Without a digital CCTV system in place, investigators would need to hunt through reams of analog tape, often working with images that aren't as clear as those supplied by digital video.

According to results from independent testers hired by Banco Popular, Samsung CCTV's Digital Watchdog emerged as one of the top three systems taking part in the bank's digital CCTV pilot.

"The systems have been ranked based on who responded best to our needs. The only way to really tell is to test the systems, and find out whether they're capable of taking the heat," Torres says.

Torres adds that he is favorably impressed with the digital CCTV systems of the other vendors in the pilot. Some of the systems, including ABMS, offer adequate video compression to run efficiently over Banco Popular's internal WAN, a network that integrates both Ethernet and token ring Local Area Networks (LANs) over a 100 megabits-per-second (Mbps) infrastructure.

"ABMS can also record in either time-lapse photography, or near real-time video. The pictures are sharp, and you can enhance them or [enlarge them]. You can record video on a built-in hard drive, send pictures over the network for storage, or burn them into a local CD," Torres says.

Any video surveillance buying decisions for Banco Popular will be made by the bank's purchasing department, rather than by security, according to Torres. Although test rankings are an important factor, other considerations also come into play.

"The bank will decide who can deliver the best package for cutting the costs of our fraud investigations. Aside from product features, factors will include price per unit, warranties, replacement costs, and the ability for the vendor to install the system at all our locations. We have over 220 branches, and 200 stand-alone ATM machines. We also have a headquarters and other buildings to consider," he says.

In conjunction with Samsung's ABMS, Banco Popular has been testing an access control system from Casi-Rusco. Ultimately, Torres envisions development of a financial security infrastructure that will bring together functionality like video imaging, transaction data, access control, and fire alarming, under a single, highly-integrated monitoring and management system. "It's a question of coming up with the right hardware, and finding somebody to write the software," he says.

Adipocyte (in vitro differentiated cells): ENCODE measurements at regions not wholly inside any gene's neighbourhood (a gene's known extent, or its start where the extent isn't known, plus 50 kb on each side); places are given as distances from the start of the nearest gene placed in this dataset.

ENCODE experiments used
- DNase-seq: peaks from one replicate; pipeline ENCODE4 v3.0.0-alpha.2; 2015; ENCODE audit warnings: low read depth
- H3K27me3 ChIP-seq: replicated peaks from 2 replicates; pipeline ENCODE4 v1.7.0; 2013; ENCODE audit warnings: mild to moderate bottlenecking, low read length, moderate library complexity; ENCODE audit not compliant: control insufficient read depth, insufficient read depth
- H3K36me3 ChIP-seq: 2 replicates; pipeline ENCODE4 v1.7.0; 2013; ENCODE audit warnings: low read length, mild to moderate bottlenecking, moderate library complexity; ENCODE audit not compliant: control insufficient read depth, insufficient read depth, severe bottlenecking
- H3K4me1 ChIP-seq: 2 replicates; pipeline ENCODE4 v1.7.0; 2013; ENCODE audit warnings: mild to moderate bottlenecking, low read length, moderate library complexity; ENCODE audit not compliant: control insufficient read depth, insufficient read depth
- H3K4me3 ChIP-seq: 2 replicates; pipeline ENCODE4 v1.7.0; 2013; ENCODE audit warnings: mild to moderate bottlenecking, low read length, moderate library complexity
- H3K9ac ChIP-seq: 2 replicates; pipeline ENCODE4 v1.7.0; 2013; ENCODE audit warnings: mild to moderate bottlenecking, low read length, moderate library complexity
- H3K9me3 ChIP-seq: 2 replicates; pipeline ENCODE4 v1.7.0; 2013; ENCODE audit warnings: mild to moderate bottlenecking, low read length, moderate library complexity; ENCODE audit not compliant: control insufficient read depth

Meanwhile, Doral Financial plans to expand its Samsung video surveillance system to other facilities in Puerto Rico and the continental U.S., according to Diaz. "We'll try to work it into other branches we might build, and other banks we might buy," he says. Doral Financial recently landed on Fortune magazine's list of the "100 fastest growing companies."

For now, though, Doral is able to avoid legacy integration issues around video surveillance, since the Windows NT-based computer network at Doral Financial Plaza is entirely new.

Doral intends to use its Samsung CCTV system for quality control and fraud prevention. "Employees try to do everything the best they can, [but] if they run into problems, a digital CCTV system can help us to assist them from remote locations. The cameras can see everywhere, even into the teller area. We can even look at a check to tell whether or not it's from our bank," Diaz says.

Diaz fully expects the company's 10,000 employees will need time to grow accustomed to all the new cameras. "It takes time for people to change. But society is getting more sophisticated about new technologies all the time, and there's more and more of a comfort level. Because of what happened on Sept. 11, you'll probably start seeing more cameras everywhere now at restaurants, gas stations, you name it."

As a result of the Banco Popular trial, GVI Inc., DBA Samsung CCTV, has adapted some of its software R&D work to integrate video imaging and transaction data into a trademarked solution for aircrafts and airports, says Samsung CCTV CEO/President Thomas Wade.

Known as SafeSky, the satellite-based airline system is designed to combine video surveillance with biometrics recognition, situation assessment, intervention, and federal database access.

Additionally, Samsung is currently working on integration between various types of surveillance and access control systems. In August of 2001, IFKey, a Samsung subsidiary, unveiled plans to include fingerprint authentication sensors in a new product billed as the world's first intelligent remote control device to use biometric fingerprint keys. The new biometric security device will also provide wireless remote access to alarm and control security systems.

That same month, the company announced its trademark on the term OCTV (Open Circuit TV), to refer to a new platform that will fully integrate standard surveillance equipment, PC-based video recorders, non-PC-based video recorders, and automated video management.

Since October 2001, GVI has become the sole distributor in North America for POS-Watch DVR, a new digital video surveillance system from POSData with multi-recording, advanced remote access and live video feed capabilities.
Jacqueline Emigh